COOPER: It's also interesting, David Soucie, and I've heard all the different sorts of time periods for -- basically the grace period for when these pingers might extend to. We just heard from Captain Matthews who was saying, you know, 30 days is sort of the minimum. They're going to give it maybe to as much as 45 days before they give up on the hope of hearing a ping.
SOUCIE: Well, with anything that's type certificate held, it has an authorization, the manufacturer. You have the 30-day limit, and then you have to exceed that by a certain amount. It's a safety factor. (INAUDIBLE) safety factor. And that's what they're talking about here is that typically you've got -- well, not typically. You have to certify 30 days and if it goes longer than that, then that's a buffer, a safety buffer in this.
COOPER: Do you think that they are just -- I mean, do you think they just got lucky in finding these things? I mean, because they have been refining the search area over and over again. I know there is that third kind of refinement and then all of a sudden this weekend they got pings.
SOUCIE: Yes, it's funny, even golfers say the harder you work the luckier you get. And these guys are working really hard, they're covering a lot of territory. And I really think that that's what the result is, is they've really narrowed it down and gotten to an area that they think is likely.
COOPER: David Soucie, thank you. David Gallo, as well.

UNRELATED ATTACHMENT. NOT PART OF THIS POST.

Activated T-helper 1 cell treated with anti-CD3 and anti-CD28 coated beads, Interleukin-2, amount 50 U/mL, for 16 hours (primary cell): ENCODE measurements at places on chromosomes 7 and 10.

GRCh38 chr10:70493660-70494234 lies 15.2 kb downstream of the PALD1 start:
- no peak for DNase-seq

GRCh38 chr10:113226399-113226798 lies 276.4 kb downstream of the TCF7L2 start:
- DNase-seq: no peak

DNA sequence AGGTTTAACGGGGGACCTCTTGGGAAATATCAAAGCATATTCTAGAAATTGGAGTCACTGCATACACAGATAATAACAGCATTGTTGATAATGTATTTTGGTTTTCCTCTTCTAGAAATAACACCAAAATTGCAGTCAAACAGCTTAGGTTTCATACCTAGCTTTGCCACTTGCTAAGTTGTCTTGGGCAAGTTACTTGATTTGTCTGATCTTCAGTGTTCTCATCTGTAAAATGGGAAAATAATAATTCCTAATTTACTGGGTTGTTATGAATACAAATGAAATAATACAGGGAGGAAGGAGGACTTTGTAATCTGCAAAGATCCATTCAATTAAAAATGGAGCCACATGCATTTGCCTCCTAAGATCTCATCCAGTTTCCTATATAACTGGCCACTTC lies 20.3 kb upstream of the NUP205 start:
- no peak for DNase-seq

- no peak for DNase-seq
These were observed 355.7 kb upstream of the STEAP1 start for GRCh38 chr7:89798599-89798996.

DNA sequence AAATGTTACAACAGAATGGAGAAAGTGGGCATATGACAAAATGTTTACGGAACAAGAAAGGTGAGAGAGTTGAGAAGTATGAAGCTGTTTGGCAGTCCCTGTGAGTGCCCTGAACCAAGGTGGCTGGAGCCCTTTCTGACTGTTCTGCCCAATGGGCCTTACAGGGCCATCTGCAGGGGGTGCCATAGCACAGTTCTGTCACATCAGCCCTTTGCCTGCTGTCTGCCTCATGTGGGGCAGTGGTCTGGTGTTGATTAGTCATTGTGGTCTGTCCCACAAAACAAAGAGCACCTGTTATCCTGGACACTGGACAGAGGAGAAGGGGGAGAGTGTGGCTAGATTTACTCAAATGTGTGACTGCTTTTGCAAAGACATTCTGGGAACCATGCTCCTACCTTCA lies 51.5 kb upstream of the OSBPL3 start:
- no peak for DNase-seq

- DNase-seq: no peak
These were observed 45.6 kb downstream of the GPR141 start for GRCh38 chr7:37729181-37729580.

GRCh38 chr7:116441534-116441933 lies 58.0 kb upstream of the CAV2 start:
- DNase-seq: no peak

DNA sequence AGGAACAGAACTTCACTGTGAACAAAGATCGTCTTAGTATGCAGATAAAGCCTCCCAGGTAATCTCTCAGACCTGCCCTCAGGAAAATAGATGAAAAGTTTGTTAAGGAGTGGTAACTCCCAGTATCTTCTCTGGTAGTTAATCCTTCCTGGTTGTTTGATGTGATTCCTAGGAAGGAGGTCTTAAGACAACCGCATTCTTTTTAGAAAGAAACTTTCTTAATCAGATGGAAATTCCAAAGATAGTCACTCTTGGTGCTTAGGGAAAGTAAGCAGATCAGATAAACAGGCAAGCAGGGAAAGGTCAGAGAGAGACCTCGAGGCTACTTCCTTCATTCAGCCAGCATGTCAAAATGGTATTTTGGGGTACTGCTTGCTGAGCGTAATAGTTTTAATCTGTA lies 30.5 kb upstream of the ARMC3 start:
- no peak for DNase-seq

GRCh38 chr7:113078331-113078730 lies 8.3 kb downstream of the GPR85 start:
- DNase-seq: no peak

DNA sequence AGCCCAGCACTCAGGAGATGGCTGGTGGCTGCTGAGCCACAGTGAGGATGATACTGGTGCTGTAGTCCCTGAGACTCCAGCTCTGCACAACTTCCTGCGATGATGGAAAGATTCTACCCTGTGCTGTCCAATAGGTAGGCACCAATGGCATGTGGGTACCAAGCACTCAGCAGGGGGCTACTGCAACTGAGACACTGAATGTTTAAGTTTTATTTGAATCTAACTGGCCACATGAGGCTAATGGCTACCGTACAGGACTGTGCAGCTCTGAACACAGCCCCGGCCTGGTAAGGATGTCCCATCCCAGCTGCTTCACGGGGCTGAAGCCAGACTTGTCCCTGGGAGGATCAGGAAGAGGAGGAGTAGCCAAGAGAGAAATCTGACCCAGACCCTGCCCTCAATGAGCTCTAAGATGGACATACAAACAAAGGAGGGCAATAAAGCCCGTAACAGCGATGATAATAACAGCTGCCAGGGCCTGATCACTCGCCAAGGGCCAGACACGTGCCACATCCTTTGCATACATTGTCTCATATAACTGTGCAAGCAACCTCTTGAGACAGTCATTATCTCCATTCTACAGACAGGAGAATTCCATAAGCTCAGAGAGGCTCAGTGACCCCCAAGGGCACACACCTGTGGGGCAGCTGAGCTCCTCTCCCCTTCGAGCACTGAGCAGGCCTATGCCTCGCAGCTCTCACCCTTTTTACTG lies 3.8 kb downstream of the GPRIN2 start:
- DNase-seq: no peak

For more on this, of course, you can always go to CNN.com.
Up next tonight, we're going to take you to an aviation accident lab in California. You're looking at it right now. This is a fascinating place. We're going to see how investigators get answers from even the smallest pieces of wreckage.
Also ahead tonight, what we can learn from a ship that sank more than 60 years ago in the same waters where Flight 370 may be.
(COMMERCIAL BREAK) COOPER: Well, searchers say the signals detected in the Indian Ocean are the best hope, obviously, for finding wreckage of Malaysia Airlines Flight 370. Now if pieces of the plane are found, it's only the beginning of the search as we've talked about.
Stephanie Elam joins us now with more on how investigators figure out what happened based on what they see in wreckage. She's at the USC Aviation Safety and Security Accident Investigation lab, along with our aviation safety expert, Michael Barr -- Stephanie.
STEPHANIE ELAM, CNN CORRESPONDENT: Yes, Anderson, when you take a look at this wreckage it really does help put into perspective just how mangled these planes are and how they're able to take little pieces of that and decide then that this is what happened with this plane. And they say once you learned something, when you look at the next accident you can learn from that, as well, Anderson.
And just to show you, I want to walk you over and introduce you to Michael Barr here because he says that when you look at this, to us, with untrained eye, when you look at an accident like this, to me I can't tell what happened here, but to you there's clues already.
MICHAEL BARR, USC AVIATION SAFETY EXPERT: As soon as we start walking across the field and start looking at this airplane, the airplanes are going to talk to us. Telling me what was the angle of impact. It's telling me whether or not they had an in-flight fire, tells me whether or not they had a ground fire. And so that's where I start.
And then what I do is I take each system, and I look at each system until I find out which system was the problem.